Dominican Republic senator at center of cross-border graft scandal
Santo Domingo.- Haiti’sSenate Ethics Anticorruption and Commission has rendered a report stressingthat the more than US$3.8 billion received from Petrocaribe oil agreement tosupport that nation has prompted society to perceive that a part of it was usedto "help personally enrich some leaders who were in charge of managingit."
The revelations in the report form part of a cross-border scandalof alleged graft at the center of which figures the powerful Dominican senatorFelix Bautista, of the ruling PLD party.
The report lists the top alleged culprits were thefollowing presidents and prime ministers, with the respective amounts under theircontrol:
"Therefore, the transactions analyzed were made by theadministrations of Préval / Pierre-Louis (September 2008 – October 2009) US$197,500,000;Preval / Bellerive (November 2009 – May 2011) US$348,240,830; Martelly /Conille (November 2011 – May 2012) US$210,303,222; Martelly / Lamothe (May 2012- December 2014) US$668,315,429; and Martelly / Paul (January 2015 – March2016) US$280,003,698."
It suggests judicial action against companies andindividuals who violated or circumvented the emergency laws, to obtain works orwhich have yet to conclude, Dominican companies among them.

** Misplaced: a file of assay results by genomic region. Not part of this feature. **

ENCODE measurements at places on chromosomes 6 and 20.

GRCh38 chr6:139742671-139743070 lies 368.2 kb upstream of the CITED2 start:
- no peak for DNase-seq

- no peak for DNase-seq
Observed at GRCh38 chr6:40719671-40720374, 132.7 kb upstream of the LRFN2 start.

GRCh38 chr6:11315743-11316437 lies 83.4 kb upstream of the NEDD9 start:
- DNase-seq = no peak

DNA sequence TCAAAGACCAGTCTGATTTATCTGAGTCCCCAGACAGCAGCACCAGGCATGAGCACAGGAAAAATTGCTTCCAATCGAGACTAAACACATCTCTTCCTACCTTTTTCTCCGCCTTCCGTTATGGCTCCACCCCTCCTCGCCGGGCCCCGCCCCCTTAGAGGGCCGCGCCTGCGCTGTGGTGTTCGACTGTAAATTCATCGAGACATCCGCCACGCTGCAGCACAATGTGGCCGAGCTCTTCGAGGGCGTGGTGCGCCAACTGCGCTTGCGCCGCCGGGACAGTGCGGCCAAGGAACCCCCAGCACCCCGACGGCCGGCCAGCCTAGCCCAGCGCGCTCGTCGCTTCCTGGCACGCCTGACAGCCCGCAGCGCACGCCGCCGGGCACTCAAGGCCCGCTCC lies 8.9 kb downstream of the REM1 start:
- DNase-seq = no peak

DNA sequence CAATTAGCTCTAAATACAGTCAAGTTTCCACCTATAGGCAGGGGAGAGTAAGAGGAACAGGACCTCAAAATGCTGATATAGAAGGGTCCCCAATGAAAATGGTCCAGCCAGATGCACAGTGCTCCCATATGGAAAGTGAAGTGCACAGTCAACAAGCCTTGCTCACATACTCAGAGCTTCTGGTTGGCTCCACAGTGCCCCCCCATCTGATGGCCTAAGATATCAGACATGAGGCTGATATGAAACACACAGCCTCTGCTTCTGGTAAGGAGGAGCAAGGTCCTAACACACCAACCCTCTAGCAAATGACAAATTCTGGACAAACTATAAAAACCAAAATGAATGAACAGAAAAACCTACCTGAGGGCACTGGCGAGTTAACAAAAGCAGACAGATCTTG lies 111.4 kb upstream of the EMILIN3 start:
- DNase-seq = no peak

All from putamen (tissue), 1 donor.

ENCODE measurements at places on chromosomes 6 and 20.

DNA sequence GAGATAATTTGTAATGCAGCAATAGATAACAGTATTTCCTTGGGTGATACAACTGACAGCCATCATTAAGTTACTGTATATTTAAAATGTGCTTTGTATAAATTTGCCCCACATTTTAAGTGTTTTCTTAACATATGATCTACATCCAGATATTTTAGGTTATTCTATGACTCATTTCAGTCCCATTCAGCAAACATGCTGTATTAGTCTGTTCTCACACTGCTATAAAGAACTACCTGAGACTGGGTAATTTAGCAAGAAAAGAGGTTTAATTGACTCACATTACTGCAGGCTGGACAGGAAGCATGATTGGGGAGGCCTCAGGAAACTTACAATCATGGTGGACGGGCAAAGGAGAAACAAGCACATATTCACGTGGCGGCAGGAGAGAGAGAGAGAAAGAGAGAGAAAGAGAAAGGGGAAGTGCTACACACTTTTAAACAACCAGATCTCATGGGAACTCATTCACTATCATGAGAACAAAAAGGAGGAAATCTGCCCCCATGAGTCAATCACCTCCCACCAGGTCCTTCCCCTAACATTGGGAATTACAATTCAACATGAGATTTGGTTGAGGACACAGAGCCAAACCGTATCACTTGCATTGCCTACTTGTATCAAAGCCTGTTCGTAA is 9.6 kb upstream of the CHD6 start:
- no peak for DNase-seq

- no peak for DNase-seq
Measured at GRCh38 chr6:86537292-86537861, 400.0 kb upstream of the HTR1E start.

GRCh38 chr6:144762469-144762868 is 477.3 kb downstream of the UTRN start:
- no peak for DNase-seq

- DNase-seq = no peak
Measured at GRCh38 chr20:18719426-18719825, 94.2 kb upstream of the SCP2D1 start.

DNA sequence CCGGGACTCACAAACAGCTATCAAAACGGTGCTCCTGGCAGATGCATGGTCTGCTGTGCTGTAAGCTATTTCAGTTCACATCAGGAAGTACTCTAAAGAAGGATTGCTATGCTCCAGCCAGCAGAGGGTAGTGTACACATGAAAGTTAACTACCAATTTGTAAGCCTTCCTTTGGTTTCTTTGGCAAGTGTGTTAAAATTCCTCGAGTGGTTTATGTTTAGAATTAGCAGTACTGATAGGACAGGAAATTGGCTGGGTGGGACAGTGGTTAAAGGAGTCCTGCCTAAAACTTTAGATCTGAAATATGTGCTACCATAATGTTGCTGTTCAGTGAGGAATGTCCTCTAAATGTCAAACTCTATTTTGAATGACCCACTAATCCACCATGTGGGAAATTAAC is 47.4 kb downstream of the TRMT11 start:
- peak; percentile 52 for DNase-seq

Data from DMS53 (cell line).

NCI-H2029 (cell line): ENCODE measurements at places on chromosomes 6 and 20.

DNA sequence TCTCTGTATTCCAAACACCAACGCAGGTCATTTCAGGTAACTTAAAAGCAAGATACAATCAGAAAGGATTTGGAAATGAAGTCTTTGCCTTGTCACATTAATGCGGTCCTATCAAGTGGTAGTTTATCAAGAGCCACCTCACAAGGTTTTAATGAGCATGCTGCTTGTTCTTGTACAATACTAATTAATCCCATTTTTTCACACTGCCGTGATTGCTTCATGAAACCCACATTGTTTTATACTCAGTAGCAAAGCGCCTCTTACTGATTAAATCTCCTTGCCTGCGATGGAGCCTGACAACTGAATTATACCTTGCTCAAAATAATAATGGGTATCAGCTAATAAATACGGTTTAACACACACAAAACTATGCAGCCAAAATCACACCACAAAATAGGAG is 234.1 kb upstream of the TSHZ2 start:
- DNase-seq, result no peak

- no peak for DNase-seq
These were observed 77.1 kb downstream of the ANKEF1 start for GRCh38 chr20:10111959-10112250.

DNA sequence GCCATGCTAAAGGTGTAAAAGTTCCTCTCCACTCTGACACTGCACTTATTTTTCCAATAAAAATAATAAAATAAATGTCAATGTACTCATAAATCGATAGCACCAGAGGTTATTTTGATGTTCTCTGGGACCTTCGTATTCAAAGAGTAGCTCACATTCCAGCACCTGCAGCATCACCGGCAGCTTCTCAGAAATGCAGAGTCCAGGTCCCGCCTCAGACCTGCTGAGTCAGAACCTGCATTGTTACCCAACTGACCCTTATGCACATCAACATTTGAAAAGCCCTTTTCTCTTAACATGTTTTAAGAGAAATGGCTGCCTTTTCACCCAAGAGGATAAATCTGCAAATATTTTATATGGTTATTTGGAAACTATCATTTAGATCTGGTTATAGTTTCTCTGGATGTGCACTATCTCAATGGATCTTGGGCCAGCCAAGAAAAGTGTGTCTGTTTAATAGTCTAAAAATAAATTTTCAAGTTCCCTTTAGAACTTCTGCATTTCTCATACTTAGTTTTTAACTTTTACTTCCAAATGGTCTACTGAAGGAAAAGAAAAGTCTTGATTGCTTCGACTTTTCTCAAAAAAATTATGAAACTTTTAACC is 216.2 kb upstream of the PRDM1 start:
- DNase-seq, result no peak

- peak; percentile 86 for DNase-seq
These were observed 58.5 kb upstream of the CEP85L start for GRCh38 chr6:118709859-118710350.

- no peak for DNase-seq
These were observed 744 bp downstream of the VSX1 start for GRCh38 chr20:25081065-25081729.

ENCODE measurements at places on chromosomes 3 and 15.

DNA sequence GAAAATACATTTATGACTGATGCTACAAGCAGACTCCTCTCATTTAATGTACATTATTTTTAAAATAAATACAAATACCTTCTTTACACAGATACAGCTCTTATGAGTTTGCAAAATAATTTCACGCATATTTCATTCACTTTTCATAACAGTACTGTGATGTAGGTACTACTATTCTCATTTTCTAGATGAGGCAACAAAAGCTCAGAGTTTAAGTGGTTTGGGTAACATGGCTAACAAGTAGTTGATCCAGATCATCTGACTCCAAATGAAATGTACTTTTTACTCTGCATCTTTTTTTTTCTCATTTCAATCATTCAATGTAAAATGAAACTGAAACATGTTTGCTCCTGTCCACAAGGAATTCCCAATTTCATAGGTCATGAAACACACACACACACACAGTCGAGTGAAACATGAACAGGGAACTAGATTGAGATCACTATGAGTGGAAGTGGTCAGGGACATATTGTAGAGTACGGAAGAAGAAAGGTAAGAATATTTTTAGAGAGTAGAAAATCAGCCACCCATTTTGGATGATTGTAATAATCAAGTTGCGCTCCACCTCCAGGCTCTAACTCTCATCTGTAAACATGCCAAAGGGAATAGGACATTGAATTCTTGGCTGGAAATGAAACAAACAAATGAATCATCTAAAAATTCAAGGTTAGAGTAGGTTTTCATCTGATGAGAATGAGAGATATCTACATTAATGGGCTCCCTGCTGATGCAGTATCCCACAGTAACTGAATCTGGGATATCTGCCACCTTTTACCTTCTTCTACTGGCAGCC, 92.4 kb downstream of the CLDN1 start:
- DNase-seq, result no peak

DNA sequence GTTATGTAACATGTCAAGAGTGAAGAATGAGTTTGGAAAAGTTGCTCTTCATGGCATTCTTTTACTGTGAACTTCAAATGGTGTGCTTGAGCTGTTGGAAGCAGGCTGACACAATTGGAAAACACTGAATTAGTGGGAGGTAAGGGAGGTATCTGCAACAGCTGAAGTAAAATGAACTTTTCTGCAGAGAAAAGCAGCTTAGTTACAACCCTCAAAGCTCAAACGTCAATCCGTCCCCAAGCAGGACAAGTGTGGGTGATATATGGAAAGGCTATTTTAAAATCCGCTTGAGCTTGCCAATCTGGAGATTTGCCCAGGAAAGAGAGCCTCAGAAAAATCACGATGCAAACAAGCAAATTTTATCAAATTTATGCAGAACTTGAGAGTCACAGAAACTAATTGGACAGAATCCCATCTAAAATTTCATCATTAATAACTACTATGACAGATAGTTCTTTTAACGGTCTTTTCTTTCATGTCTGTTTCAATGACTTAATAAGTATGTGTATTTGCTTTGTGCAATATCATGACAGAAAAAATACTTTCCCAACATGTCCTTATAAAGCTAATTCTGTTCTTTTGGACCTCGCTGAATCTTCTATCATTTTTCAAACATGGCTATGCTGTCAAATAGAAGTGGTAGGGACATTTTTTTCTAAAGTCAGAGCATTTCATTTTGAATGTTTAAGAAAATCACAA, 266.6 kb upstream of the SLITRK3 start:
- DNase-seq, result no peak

The call for prosecution was made against former prime ministersJean Max Bellerive and Laurent Lamothe, as well as several former ministers ofPublic Works, Finance, Agriculture, Natural Resources, Rural Development, andHealth.
In its report that the commission said "justice shouldask for an explanation of those contracts with retroactive effect fromresolutions adopted in 2013, 2014 and 2015, to make them fall within the periodof emergency that ended in November 2012. The move is disgraceful and show, ifnecessary, that these administrations have deliberately scoffed at the law to avertany control by the National Public Procurement Commission (NSCLC). "
It refers to companies headed by Bautista, all three havingthe same owner, including Hadom and Rofi, which figure as donors to severalHaitian political.
“The investigation confirmed the suspicions of nepotism andgraft and corruption in the management of this program. In fact, the use ofmechanism from direct allocation or restricted tender for the award of publiccontracts facilitated the signing of contracts to the detriment of theinterests of the State. Officials authorized, for example, three companiesbelonging to the same people to bid for contracts totaling several hundredmillion dollars, which allowed them to obtain all without competition,” thereport says, quoted by acento.com.
The commission suggests a wider investigation into thecompanies that allegedly ballooned cost of the works, including Hadom andConstructora Rofi and RNM and SOTEC, among others.
It also confirmed the bribes to Haitian politicians whoreceived money from Bautista’s accounts, particularly former presidential candidateMirlande Manigat and former president Michael Martelly.